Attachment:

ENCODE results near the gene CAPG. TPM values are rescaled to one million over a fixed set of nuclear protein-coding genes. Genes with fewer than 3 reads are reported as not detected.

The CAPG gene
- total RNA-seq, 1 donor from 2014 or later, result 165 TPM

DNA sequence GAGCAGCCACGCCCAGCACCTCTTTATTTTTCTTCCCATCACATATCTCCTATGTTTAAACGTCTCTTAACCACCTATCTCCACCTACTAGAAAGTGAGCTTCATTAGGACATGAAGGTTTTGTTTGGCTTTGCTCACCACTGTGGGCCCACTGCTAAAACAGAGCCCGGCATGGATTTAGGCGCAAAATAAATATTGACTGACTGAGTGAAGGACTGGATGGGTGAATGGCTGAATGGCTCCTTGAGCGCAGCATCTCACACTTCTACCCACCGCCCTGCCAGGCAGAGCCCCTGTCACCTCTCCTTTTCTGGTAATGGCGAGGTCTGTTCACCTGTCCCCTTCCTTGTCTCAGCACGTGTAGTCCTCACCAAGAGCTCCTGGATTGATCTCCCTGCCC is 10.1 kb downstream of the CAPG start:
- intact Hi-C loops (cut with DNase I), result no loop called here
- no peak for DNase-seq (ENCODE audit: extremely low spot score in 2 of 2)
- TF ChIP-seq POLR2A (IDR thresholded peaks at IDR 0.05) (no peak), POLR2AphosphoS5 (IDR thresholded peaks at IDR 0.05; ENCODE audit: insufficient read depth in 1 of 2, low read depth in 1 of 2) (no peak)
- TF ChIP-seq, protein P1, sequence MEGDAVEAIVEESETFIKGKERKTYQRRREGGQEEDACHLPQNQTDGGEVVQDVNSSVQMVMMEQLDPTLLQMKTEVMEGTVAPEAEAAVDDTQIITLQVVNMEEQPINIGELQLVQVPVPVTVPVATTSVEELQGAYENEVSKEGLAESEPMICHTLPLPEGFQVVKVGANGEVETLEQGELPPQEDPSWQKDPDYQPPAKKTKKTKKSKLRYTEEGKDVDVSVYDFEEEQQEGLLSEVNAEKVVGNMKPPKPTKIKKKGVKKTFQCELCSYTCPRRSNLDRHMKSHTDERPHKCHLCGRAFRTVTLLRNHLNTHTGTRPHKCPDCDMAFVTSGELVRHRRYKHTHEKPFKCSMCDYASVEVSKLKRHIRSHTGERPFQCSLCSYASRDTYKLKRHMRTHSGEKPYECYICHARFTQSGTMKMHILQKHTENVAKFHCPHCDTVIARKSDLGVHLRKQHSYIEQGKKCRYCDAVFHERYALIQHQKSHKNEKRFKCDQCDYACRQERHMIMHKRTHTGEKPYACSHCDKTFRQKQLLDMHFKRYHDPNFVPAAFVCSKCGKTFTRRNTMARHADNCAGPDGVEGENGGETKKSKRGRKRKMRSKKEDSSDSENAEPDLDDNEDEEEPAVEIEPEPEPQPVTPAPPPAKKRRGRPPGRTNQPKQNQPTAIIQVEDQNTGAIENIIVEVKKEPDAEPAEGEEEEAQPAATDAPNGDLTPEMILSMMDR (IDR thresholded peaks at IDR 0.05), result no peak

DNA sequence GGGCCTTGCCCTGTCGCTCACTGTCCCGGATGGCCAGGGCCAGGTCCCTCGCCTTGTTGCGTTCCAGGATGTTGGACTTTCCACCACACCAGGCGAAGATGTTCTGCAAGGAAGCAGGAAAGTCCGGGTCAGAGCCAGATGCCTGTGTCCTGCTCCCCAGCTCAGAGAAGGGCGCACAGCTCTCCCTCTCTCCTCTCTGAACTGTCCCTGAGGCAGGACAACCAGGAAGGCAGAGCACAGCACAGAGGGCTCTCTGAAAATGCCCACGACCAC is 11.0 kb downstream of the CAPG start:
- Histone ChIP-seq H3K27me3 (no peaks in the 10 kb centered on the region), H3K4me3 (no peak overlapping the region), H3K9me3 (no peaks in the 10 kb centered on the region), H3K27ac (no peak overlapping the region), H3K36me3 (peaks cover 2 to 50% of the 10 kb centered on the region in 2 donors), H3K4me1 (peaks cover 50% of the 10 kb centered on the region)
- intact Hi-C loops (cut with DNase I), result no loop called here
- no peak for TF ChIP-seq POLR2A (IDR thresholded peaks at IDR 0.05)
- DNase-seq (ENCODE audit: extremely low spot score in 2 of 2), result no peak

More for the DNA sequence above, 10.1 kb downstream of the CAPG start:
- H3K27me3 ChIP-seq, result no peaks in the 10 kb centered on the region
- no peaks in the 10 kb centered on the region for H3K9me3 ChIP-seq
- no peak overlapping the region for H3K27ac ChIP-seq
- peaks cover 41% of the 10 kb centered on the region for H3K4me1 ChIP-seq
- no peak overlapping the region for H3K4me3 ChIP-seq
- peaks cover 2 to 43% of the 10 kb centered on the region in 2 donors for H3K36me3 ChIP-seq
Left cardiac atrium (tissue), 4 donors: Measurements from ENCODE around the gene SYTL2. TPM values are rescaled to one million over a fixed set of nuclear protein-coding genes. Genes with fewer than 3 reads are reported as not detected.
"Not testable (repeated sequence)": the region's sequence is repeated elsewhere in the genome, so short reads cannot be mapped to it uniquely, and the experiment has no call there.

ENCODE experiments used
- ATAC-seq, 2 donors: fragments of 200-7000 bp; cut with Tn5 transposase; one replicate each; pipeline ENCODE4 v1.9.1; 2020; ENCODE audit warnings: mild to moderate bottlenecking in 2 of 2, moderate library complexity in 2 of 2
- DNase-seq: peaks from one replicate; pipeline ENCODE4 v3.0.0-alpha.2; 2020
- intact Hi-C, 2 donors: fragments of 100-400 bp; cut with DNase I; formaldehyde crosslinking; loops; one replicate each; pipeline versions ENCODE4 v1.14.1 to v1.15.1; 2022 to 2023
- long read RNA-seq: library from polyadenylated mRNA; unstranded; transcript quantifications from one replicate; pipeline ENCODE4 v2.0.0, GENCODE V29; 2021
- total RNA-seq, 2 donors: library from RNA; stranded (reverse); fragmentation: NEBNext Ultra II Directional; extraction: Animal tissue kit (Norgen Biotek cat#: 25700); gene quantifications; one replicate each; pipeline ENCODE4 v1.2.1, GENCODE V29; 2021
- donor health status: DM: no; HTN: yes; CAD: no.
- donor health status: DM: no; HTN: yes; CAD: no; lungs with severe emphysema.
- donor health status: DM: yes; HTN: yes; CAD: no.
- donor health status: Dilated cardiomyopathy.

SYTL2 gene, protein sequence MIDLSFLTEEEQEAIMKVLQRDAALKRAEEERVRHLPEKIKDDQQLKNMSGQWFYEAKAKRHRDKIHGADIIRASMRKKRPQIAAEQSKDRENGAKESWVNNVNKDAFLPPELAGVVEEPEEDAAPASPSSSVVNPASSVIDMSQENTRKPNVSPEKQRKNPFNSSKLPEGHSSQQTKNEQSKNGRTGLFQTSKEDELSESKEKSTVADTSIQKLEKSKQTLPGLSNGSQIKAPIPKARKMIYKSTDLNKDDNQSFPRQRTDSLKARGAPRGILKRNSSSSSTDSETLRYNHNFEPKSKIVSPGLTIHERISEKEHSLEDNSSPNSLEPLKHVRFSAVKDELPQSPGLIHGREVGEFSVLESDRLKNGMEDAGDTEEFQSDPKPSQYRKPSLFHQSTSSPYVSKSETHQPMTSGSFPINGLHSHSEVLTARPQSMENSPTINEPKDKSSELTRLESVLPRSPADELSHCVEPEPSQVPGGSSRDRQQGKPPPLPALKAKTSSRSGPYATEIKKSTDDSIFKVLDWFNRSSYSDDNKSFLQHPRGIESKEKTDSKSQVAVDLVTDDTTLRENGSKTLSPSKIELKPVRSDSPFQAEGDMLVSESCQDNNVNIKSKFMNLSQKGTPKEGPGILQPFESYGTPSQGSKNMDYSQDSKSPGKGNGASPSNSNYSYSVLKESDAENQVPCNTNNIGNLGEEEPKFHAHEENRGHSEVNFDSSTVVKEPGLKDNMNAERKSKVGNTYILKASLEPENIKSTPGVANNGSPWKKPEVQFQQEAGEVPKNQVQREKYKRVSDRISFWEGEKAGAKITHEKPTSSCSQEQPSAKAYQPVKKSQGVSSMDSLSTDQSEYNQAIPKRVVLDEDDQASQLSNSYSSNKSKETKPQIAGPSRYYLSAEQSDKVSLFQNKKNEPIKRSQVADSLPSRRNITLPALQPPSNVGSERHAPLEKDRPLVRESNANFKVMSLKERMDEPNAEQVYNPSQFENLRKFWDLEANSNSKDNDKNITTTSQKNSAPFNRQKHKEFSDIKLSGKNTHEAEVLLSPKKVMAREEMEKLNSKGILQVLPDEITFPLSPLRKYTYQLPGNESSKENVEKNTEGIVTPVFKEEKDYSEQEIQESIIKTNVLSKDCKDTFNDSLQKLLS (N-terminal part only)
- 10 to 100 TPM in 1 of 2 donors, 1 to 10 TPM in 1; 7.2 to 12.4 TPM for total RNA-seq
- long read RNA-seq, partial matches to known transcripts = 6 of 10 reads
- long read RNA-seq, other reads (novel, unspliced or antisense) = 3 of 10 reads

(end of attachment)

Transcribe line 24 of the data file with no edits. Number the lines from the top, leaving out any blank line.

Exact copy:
- ATAC-seq, 2 donors: fragments of 200-7000 bp; cut with Tn5 transposase; one replicate each; pipeline ENCODE4 v1.9.1; 2020; ENCODE audit warnings: mild to moderate bottlenecking in 2 of 2, moderate library complexity in 2 of 2